The Blanco Center is an independent, interdisciplinary research center, bringing together experts from different academic departments to conduct research, analyze data, create white papers, and write grants.

A partnership between the College of Liberal Arts and the Edith Garland Dupre' Library, the Blanco Center will work primarily in the public policy areas championed by Governor Blanco during her 25-year career in state government. These issues included governmental ethics, criminal justice reform, poverty and economic opportunity, and education.

The Blanco Center aims to provide policymakers and the public with the information necessary to improve lives and communities across Louisiana. With this in mind, a special interest of the center is promoting and expanding the role of women in politics, and providing training for community leaders and elected officials.

The University of Louisiana at Lafayette’s Dupré Library houses the papers of Kathleen Babineaux Blanco’s gubernatorial administration. Governor Blanco’s gubernatorial papers detail her direction of the Katrina recovery efforts as well as the many other initiatives and issues that she and her staff addressed. The 90 boxes of material she donated to UL Lafayette is scheduled to be available to researchers once the Blanco Center opens.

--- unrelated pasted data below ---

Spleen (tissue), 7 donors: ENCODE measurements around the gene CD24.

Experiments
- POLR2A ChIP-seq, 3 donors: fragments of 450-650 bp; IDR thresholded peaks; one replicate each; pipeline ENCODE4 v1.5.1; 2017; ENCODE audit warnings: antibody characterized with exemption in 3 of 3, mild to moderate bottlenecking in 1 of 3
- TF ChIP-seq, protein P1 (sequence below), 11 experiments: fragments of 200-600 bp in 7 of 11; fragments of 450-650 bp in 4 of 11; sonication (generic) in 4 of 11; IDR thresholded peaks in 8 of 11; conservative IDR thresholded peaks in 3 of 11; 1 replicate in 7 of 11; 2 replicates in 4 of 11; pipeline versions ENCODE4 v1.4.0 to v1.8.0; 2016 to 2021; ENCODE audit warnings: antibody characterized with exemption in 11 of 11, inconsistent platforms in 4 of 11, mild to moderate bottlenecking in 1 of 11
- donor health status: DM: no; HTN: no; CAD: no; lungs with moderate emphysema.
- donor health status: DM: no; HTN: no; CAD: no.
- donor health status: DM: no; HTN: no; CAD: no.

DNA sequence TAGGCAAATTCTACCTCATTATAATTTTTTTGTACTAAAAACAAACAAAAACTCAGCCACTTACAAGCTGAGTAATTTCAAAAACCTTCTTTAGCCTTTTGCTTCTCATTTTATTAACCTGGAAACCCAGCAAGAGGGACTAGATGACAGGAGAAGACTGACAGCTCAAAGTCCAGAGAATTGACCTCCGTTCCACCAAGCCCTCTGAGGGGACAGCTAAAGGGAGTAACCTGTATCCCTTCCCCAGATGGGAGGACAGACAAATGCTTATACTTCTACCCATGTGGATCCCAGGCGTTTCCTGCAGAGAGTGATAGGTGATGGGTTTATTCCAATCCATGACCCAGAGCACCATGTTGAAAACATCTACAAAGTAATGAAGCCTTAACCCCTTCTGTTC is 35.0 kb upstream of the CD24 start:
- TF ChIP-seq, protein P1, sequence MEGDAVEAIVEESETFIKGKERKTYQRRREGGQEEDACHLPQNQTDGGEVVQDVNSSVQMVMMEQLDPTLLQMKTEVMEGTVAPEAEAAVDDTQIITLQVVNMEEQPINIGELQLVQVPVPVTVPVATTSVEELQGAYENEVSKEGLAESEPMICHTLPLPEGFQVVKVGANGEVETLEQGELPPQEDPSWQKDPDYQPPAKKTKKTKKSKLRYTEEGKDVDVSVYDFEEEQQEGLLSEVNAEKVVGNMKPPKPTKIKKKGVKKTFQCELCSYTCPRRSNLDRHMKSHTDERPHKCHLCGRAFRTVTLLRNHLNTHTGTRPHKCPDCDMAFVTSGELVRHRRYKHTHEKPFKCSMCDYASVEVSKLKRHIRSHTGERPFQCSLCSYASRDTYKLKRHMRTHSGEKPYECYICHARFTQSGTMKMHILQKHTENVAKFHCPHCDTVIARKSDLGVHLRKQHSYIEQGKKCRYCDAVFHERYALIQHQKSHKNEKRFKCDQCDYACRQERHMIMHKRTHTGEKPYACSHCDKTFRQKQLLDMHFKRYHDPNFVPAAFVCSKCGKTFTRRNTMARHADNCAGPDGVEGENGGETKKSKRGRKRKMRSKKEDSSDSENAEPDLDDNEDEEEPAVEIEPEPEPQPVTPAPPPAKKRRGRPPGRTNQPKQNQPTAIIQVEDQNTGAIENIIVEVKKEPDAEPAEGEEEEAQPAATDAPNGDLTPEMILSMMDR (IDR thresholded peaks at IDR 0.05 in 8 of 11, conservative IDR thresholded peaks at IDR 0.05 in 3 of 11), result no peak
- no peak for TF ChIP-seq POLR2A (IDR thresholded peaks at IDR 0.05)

Prior to 2015, state law permitted former governors to retain ownership of their papers, according to the Louisiana State Archives. Most chose not to make the materials publicly available. Governor Blanco, however, hired an archivist who guided her office’s preservation efforts, and has donated the collection to the University to be used by researchers and scholars. This archival effort ensures that future generations would have an unparalleled vantage point from which to view an extraordinary period in Louisiana’s recent past.

For more information on the Blanco Center, please contact:

Stephen Barnes, PhD, Director
Phone: (337) 482-5014
Email: stephen.barnes@lousiana.edu

For more information regarding the archival collection, please contact:

Zachary Stein, Head of Special Collections
Phone: (337) 482-6427
Email: zachary.stein@louisiana.edu